Ordinary 60. Bending combined with shearing is the mode of stress to bending which beams are ordinarily subject, the loads, or externally applied of beams. forces, being applied at right angles to the direction of the length. Let AB, fig. 34, be any cross-section of a beam in equilibrium.

The portion V of the beam, which lies on one side of AB, is in equilibrium under the joint action of the external forces F1, F2, Fa, &c., and the forces which the other portion U exerts on V in consequence moments arc Fix„ Faxo, Fora, &c. Hence the stress at AB must equilibrate, first, a couple whose moment is and, second, a force whose valve is V, which tends to shear V from U. In these summations regard must of course be had to the sign of each force ; in the diagram the sign of F3 is opposite to the sign of F1 and F2. Thus the stress at AB may be regarded as that due to a bending moment M equal to the sum of the moments about the section of the externally applied forces on one side of the section (2Fx), and a shearing force equal to the suns of the forces about one side of the section (IF). It is a matter of convenience only whether the forces on V or on U be taken in reckoning the bending moment and the shearing force. The bending moment causes a uniformly varying normal stress on AB of the kind already discussed in § 56; the shearing force causes a shearing stress in the plane of the section, the distribution of which will be investigated later. This shearing stress in the plane of the section is (by § 6) accompanied by an equal intensity of shearing stress iu horizontal planes parallel to the length of the beam.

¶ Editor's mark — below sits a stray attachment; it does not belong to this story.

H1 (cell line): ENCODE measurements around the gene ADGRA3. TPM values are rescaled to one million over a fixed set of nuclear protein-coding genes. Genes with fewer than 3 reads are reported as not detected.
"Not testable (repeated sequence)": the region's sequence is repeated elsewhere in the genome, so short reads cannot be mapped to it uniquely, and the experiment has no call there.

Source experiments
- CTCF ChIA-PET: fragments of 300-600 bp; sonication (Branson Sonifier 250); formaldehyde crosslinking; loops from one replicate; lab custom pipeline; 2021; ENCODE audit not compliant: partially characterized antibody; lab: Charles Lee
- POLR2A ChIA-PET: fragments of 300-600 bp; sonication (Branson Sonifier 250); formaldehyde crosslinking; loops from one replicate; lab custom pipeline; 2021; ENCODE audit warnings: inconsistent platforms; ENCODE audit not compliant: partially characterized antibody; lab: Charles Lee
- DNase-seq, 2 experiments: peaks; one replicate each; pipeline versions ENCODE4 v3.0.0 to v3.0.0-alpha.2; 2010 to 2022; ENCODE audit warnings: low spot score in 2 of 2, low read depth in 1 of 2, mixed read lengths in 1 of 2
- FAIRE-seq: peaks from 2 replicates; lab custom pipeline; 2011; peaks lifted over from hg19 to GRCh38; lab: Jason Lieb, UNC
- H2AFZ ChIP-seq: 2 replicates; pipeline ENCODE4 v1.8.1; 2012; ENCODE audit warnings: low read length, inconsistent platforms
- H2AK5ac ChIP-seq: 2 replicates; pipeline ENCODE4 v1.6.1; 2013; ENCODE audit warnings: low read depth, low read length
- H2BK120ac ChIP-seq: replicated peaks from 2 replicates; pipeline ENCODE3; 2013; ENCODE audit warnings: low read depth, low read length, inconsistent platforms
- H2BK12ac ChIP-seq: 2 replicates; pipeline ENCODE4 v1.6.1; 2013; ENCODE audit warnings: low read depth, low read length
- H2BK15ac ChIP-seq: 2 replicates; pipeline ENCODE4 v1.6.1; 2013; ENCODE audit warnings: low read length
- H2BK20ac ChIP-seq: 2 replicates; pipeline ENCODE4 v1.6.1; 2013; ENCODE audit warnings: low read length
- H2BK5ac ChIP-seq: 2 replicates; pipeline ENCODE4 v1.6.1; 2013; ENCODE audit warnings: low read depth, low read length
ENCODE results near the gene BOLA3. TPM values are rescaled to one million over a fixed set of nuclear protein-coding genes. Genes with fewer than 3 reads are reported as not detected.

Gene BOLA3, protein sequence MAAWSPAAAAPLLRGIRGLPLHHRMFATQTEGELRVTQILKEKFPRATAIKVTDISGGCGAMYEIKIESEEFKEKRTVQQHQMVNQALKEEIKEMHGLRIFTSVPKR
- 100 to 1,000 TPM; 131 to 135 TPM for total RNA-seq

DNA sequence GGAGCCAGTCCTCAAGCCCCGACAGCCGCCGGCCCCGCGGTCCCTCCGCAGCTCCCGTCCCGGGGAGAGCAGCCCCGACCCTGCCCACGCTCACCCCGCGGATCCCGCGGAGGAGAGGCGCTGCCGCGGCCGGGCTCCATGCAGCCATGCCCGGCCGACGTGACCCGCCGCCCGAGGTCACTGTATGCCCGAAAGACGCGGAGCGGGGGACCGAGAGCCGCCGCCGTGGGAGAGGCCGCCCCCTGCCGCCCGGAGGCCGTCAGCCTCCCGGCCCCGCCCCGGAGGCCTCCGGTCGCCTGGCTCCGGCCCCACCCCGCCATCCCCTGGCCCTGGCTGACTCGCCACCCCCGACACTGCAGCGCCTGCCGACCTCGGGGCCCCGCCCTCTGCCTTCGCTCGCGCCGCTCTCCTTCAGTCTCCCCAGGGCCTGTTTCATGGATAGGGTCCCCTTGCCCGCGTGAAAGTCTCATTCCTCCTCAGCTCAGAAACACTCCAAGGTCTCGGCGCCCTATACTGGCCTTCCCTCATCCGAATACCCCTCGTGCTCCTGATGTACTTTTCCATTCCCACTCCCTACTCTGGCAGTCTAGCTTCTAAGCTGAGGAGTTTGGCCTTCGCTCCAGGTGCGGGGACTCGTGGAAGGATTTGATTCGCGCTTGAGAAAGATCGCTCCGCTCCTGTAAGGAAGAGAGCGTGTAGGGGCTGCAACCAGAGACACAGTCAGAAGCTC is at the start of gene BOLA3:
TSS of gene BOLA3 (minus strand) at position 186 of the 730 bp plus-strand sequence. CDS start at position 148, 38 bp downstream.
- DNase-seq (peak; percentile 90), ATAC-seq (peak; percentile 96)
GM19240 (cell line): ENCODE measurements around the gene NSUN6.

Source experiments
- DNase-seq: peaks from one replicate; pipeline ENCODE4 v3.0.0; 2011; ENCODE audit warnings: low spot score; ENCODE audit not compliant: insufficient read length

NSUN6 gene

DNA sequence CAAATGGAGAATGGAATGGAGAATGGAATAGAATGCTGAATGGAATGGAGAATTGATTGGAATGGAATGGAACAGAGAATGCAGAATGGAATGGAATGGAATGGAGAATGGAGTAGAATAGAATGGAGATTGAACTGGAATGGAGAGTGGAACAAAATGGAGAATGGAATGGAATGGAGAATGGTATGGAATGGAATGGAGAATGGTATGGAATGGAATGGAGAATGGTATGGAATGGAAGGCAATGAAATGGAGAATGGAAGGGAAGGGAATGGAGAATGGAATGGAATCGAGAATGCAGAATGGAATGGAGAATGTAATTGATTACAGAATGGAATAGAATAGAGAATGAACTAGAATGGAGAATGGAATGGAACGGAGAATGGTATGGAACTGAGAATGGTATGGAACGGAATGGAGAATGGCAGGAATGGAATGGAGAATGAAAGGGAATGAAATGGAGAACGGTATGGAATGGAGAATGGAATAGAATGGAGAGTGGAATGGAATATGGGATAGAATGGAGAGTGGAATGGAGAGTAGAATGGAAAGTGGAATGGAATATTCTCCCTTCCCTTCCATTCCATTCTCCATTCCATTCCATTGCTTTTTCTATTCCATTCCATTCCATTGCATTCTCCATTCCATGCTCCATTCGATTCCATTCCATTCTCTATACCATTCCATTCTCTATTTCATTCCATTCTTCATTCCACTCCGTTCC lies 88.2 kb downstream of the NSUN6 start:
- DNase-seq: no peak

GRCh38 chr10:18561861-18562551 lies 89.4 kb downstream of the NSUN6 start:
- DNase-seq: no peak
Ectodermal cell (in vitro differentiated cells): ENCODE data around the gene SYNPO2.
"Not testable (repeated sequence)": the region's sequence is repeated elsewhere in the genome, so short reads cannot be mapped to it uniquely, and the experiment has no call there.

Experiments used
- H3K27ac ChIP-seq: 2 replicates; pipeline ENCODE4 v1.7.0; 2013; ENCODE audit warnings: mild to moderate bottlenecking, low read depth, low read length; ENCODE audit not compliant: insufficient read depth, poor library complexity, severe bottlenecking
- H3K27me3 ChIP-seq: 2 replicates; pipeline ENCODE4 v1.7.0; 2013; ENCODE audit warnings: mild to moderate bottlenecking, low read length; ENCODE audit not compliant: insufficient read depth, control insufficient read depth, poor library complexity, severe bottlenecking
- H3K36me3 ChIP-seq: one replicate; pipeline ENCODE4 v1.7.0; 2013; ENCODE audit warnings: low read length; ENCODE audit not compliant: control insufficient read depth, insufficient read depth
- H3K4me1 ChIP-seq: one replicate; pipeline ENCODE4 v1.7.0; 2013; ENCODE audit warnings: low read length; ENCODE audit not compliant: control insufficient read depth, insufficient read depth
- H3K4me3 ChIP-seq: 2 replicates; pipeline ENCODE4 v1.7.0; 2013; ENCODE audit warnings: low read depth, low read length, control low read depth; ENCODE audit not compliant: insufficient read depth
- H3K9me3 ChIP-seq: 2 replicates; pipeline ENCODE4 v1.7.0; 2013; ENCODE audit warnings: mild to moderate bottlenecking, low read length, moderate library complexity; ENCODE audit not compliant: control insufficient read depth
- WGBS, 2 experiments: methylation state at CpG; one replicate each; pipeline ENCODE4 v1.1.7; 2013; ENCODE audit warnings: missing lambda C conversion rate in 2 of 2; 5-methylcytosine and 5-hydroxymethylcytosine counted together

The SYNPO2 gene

- 32:SI/r/63-8M/Sh. The material of a beam is disposed to the greatest advantage as regards resistance to bending when the form is that of a pair of flanges or booms at top and bottom, held apart by a thin but stiff web or by cross-bracing, as in I beams and braced trusses. In such cases sensibly the whole bending moment is taken by the flanges; the intensity of stress over the section of each flange is very nearly uniform, and the areas of section of the tension and compression flanges (Si and 82 respectively) should be proportioned to the value of the ultimate strengths!, and f„ so that Si! ,=--Sof,. Thus for cast-iron beams Hodgkinson has recommended that the tension flange should have six tunes the sectional area of tho compression flange. The intensity of longitudinal stress on the two flanges of an I beam is approximately MIS,h, and M/Salt, being the depth from centre to centre of the flanges.